Ofatumumab Granted Breakthrough Therapy Designation for Untreated CLL

Recently, on September 13 the FDA granted a Breakthrough Therapy Designation to ofatumumab (Arzerra) in combination with chlorambucil for previously untreated patients with chronic lymphocytic leukemia (CLL) who are inappropriate for fludarabine-based therapy. This designation is awarded to drugs whose preliminary clinical evidence suggests an improvement over existing therapies on one or more clinically significant endpoints, speeding the bench to beside process. The designation was granted after preliminary results from a phase 3 clinical trial involving over 400 patients was announced in May.

Ofatumumab is a monoclonal antibody that targets an epitope on the CD20 molecule that encompasses parts of the small and large extra-cellular loops. The CD20 molecule is found on over 90% of B-cell lymphomas and assorted lymphoid tumors with a B-cell origin. Ofatumumab effectively kills cancer cells by directing the body’s immune system against normal and cancerous B-cells, and attaching to the CD20 molecule located on the surface of cancerous B-cells.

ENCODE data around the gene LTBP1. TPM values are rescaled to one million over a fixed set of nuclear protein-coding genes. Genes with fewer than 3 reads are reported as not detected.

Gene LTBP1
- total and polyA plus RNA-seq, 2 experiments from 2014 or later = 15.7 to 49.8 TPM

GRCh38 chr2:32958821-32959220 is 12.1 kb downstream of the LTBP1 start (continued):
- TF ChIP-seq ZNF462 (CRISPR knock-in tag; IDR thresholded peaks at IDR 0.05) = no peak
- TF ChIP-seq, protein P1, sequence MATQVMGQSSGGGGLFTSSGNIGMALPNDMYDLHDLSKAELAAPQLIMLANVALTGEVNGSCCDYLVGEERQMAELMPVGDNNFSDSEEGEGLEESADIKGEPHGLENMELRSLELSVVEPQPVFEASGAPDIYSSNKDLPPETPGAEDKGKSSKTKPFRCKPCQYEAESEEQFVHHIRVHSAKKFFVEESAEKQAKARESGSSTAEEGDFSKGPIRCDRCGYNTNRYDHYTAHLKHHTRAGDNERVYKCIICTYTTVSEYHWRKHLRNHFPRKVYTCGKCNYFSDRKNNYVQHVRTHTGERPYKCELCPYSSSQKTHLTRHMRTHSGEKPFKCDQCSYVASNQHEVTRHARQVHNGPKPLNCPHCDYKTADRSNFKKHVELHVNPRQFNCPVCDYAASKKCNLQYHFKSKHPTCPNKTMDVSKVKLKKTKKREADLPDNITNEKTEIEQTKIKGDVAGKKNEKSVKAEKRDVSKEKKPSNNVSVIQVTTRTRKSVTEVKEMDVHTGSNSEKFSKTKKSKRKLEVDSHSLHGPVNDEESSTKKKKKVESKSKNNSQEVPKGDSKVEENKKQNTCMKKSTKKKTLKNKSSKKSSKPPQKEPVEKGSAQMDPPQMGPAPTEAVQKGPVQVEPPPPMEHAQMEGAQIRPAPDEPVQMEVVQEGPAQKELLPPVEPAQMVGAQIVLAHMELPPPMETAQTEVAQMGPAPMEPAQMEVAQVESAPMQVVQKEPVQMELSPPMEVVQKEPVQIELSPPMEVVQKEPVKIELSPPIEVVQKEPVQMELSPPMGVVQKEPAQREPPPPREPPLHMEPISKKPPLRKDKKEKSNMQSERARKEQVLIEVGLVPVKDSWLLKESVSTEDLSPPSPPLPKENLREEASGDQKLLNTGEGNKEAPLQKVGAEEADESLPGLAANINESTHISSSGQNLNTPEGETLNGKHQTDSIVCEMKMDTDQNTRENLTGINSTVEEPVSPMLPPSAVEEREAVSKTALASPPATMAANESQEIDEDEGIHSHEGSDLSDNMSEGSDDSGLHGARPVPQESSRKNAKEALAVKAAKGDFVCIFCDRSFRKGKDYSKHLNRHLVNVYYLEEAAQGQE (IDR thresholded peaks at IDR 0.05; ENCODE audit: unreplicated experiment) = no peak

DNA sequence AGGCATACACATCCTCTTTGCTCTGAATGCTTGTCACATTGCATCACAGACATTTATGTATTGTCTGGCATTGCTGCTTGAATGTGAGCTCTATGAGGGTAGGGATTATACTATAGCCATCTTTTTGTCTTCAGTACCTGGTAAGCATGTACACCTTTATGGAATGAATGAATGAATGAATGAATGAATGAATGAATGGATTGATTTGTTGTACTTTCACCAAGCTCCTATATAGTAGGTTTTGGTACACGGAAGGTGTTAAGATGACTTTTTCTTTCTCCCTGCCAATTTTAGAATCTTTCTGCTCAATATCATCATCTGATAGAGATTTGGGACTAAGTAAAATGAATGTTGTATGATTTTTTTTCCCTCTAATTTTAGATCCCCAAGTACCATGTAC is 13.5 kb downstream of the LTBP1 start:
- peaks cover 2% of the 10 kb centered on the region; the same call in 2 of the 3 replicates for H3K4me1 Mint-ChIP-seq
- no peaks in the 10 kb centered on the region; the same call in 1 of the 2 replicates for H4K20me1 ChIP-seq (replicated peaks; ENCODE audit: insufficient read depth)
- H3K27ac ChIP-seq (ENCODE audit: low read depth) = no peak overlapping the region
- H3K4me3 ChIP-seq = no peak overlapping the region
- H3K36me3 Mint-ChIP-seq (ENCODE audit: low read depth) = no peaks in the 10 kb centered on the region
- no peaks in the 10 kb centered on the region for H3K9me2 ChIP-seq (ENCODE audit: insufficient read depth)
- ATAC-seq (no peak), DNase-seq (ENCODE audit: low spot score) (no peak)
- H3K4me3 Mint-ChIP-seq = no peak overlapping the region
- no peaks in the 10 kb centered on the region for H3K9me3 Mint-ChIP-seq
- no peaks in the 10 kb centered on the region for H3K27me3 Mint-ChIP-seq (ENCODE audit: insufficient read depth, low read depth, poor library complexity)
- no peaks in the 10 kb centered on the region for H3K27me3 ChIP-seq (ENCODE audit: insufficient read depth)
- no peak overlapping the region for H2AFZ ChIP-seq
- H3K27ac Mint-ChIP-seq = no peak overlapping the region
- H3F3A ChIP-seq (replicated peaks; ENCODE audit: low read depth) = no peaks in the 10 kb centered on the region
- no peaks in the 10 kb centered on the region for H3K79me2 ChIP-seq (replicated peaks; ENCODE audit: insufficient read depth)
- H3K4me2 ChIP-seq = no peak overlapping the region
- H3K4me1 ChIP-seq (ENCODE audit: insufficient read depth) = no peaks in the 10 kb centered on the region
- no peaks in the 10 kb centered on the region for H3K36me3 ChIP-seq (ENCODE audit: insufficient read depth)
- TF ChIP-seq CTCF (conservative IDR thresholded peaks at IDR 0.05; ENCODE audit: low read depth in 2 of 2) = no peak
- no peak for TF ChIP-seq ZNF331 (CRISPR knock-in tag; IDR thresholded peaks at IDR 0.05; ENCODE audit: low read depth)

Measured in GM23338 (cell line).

In addition to the aforementioned purposes, ofatumumab is being investigated for treatment in follicular lymphoma, diffuse large B-cell lymphoma, and Waldenstrom’s Macroglobulinemia.

Currently, there are ongoing ofatumumab trials at the Weill Cornell Lymphoma Program open to patients with CLL. Additional listings of clinical trials for CLL & SLL patients can be found here.

Please stay updated with our clinical trials listings for forthcoming trials involving ofatumumab and the Cornell Lymphoma Program website for further clinical research updates.

Author: lymphomaprogram

Located on the Upper East Side of New York City, the Lymphoma Program at Weill Cornell Medical College/NewYork Presbyterian Hospital is internationally recognized for our efforts to enable patients with non-Hodgkin lymphoma, Hodgkin disease and related disorders to have the best possible clinical outcome, including cure when possible.

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